29 Jul All mining activities banned in the pristine wilderness area of Sacred Headwaters-British Columbia
The Sacred Headwaters, a breathtaking alpine basin in a remote corner of the British Columbia, has been the apple of discord for a number of companies seeking to take advantage of its rich resources. It is the birthplace of the Rivers Skeena, Nass and Stikine, and the homeland of the Tahltan Nation, who consider its lands and waters sacred. The mining industry, however, has put the Tahltan Territory at the epicenter of economic development in the Province.
The Royal Dutch Shell intended to drill 1,500-10,000 coal bed methane gas wells in the area, jeopardizing Canada’s greatest wild salmon rivers. Although the Tahltan people do not oppose sound economic development of their land, however they were not willing to sacrifice the values, interests and places they hold sacred in the name of short-term profit. After almost a decade of fights, local communities and their leaders, hand in hand with local residents, managed to safeguard their land. The government of British Columbia announced that it will not issue oil and gas tenures in the area in the future, in a zone covering more than million acres of pristine wilderness.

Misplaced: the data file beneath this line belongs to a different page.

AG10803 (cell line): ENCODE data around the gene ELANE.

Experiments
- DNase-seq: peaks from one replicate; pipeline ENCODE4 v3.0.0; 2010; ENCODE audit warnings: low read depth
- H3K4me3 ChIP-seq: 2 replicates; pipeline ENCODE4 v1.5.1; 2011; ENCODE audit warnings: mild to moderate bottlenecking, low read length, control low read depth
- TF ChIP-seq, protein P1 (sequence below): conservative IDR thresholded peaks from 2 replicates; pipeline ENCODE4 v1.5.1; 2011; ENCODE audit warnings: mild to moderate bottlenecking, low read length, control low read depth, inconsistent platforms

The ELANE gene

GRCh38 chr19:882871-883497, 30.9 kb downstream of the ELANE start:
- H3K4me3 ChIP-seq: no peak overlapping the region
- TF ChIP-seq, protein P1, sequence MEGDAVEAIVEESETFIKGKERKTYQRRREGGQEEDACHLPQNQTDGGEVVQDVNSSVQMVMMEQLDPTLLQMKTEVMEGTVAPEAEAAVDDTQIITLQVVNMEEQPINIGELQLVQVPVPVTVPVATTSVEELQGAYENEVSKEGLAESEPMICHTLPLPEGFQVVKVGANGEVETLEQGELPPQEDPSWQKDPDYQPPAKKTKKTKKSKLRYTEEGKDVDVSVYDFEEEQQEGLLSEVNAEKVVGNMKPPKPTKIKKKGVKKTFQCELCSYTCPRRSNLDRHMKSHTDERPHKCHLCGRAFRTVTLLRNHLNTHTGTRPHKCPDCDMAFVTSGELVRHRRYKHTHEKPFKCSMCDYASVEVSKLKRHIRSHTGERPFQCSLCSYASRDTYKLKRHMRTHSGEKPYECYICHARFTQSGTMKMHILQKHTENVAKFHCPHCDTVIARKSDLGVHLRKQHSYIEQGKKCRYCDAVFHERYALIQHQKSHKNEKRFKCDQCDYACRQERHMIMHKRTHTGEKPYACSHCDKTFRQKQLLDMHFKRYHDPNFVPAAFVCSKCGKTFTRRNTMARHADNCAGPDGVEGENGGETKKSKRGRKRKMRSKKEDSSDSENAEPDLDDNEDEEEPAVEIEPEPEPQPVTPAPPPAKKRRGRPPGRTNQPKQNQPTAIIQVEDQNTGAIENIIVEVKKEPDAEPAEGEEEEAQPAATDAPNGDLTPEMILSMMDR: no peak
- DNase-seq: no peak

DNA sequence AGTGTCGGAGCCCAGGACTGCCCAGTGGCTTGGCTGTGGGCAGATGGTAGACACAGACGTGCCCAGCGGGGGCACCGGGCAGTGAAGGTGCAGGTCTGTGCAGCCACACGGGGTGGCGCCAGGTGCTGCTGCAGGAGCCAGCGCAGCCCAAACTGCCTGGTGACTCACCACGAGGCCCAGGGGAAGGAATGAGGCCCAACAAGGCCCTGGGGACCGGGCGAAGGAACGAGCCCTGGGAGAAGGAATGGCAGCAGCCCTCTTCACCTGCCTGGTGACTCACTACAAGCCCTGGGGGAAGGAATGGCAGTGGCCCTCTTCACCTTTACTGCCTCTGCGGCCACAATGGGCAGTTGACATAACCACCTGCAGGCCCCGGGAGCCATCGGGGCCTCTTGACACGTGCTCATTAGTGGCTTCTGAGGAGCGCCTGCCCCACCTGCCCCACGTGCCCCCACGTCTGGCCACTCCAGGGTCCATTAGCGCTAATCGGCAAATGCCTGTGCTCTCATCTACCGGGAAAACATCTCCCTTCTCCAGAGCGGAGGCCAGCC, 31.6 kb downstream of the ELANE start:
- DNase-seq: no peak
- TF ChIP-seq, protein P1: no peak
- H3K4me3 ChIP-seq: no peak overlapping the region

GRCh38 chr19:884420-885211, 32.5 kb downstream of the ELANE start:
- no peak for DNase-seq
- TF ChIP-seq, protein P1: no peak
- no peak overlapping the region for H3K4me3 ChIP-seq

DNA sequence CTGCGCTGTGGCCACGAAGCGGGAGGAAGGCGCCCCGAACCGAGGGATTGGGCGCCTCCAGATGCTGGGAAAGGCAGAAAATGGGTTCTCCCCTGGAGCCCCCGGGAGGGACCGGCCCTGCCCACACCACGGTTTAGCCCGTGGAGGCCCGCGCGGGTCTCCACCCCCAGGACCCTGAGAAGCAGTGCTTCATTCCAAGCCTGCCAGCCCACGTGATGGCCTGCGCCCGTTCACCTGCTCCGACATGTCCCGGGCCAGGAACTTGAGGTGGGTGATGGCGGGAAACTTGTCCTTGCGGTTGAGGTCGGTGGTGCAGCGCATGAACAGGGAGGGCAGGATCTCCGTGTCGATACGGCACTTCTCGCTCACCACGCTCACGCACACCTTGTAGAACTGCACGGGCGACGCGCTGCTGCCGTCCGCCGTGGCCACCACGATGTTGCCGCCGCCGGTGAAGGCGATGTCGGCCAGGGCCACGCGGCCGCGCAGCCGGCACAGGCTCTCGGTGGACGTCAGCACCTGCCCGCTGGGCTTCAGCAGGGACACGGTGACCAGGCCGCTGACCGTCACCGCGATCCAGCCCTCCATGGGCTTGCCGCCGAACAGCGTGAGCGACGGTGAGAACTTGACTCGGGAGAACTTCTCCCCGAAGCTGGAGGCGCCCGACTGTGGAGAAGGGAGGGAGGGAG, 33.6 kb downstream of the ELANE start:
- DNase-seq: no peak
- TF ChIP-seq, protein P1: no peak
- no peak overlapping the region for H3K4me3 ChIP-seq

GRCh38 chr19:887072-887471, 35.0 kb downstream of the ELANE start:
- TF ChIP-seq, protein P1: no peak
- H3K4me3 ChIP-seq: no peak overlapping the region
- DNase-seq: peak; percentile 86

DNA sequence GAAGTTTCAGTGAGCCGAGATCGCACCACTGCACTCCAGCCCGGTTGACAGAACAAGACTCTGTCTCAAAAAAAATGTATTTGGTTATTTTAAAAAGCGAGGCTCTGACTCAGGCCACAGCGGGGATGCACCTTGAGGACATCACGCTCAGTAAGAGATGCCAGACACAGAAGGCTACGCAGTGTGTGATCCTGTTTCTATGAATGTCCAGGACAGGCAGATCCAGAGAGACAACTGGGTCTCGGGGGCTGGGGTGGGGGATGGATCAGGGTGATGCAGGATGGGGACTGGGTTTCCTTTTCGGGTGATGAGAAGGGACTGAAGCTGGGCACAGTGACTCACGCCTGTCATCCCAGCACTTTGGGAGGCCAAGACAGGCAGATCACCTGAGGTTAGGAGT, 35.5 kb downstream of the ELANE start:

This was achieved with the help of a great number of local stakeholders. On the front line stood the Skeena Watershed Conservation Coalition, the Tahltan leadership and the Elders, along with downstream communities and many conservation groups, mayors, councils, band councils and regional districts. Together, they’ve managed to turn into reality what initially looked like futile attempts opposing a giant of the energy industry. Their example is an inspiration for the entire conservation community.